70 assembled coil receiving structure
80 outlet holes
100 unitary ceramic structure
110 sintered ceramic conduit end portion
120 sintered ceramic conduit end portion
130 internal passageway
160 molten pool of electrically conductive material
170 vacuum chamber
180 embedded multiwound coil
186 arrow tail
190 arrow head
200 magnetic film
210 magnetic particles
220 viscous binder
226 flow arrows
230 preferred magnetization axis
300 power source
|Cited Patent||Filing date||Publication date||Applicant||Title|
|US5294749 *||Sep 23, 1991||Mar 15, 1994||Motorola, Inc.||Surface mountable molded electronic component|
|US5597644 *||Nov 9, 1995||Jan 28, 1997||Sumitomo Metal Ceramics, Inc.||Ceramic circuit board and process for producing same|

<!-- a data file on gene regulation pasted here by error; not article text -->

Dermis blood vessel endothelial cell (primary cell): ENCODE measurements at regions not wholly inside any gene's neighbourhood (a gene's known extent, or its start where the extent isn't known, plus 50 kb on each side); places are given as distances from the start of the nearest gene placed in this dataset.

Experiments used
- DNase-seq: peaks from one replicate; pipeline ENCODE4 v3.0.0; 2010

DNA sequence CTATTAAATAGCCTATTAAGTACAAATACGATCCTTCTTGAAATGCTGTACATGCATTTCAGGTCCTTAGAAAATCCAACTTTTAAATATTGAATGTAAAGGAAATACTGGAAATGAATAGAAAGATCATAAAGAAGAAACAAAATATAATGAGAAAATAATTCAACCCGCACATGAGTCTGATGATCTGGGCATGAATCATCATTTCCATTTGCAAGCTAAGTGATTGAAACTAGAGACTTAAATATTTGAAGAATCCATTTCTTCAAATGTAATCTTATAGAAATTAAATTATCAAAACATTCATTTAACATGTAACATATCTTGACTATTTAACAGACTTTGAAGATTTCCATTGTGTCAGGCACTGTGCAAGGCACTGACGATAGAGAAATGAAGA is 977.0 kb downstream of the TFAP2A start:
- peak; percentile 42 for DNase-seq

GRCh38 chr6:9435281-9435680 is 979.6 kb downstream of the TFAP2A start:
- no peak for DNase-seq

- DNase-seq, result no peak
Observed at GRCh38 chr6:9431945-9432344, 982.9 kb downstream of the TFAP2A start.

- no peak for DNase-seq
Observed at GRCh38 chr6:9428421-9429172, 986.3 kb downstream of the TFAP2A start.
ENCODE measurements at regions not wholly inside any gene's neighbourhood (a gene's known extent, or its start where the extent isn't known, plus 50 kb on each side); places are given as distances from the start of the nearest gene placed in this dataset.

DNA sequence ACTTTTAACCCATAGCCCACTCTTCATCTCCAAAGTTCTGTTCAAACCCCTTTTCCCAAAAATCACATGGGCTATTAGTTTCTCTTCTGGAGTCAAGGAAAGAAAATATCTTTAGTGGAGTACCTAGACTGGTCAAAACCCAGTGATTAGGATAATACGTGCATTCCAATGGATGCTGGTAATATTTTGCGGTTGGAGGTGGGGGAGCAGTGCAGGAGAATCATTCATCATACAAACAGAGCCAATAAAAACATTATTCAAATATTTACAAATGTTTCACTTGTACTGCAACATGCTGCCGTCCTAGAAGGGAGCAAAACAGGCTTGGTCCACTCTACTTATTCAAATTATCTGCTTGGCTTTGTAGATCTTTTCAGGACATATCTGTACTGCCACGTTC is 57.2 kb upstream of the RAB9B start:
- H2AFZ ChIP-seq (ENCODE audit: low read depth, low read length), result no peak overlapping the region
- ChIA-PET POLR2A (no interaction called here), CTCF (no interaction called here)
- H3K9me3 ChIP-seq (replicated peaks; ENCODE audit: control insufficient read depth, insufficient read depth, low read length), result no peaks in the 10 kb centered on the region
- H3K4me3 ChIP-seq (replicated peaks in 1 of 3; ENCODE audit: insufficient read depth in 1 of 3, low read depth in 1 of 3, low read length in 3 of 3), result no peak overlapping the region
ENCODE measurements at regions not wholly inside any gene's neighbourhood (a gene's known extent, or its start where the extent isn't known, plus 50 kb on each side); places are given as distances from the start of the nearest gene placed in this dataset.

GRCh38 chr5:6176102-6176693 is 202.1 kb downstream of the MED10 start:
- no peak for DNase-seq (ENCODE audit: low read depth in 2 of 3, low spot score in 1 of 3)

|US5683649 *||Nov 14, 1996||Nov 4, 1997||Eastman Kodak Company||Method for the fabrication of micro-electromechanical ceramic parts|
|GB1165613A *||Title not available|
|JPS5240728A *||Title not available|
|JPS60163411A *||Title not available|
|Citing Patent||Filing date||Publication date||Applicant||Title|
|US20090077791 *||Dec 8, 2008||Mar 26, 2009||Radial Electronics, Inc||Magnetic components|
|U.S. Classification||336/83, 336/92, 29/602.1, 336/96, 29/606|
|International Classification||H01F7/20, H01F13/00, H01F41/12|
|Cooperative Classification||H01F7/20, Y10T29/4902, H01F13/003, H01F41/127, Y10T29/49073|
|European Classification||H01F13/00B, H01F7/20, H01F41/12C|
|Sep 18, 1997||AS||Assignment|
Owner name: EASTMAN KODAK COMPANY, NEW YORK
Free format text: ASSIGNMENT OF ASSIGNORS INTEREST;ASSIGNORS:REZNIK, SVETLANA;CHATTERJEE, DILIP K.;FURLANI, EDWARD P.;REEL/FRAME:008742/0894;SIGNING DATES FROM 19970909 TO 19970911
|Dec 30, 2002||FPAY||Fee payment|
Year of fee payment: 4
|Mar 14, 2007||REMI||Maintenance fee reminder mailed|
|Aug 24, 2007||LAPS||Lapse for failure to pay maintenance fees|
|Oct 16, 2007||FP||Expired due to failure to pay maintenance fee|
Effective date: 20070824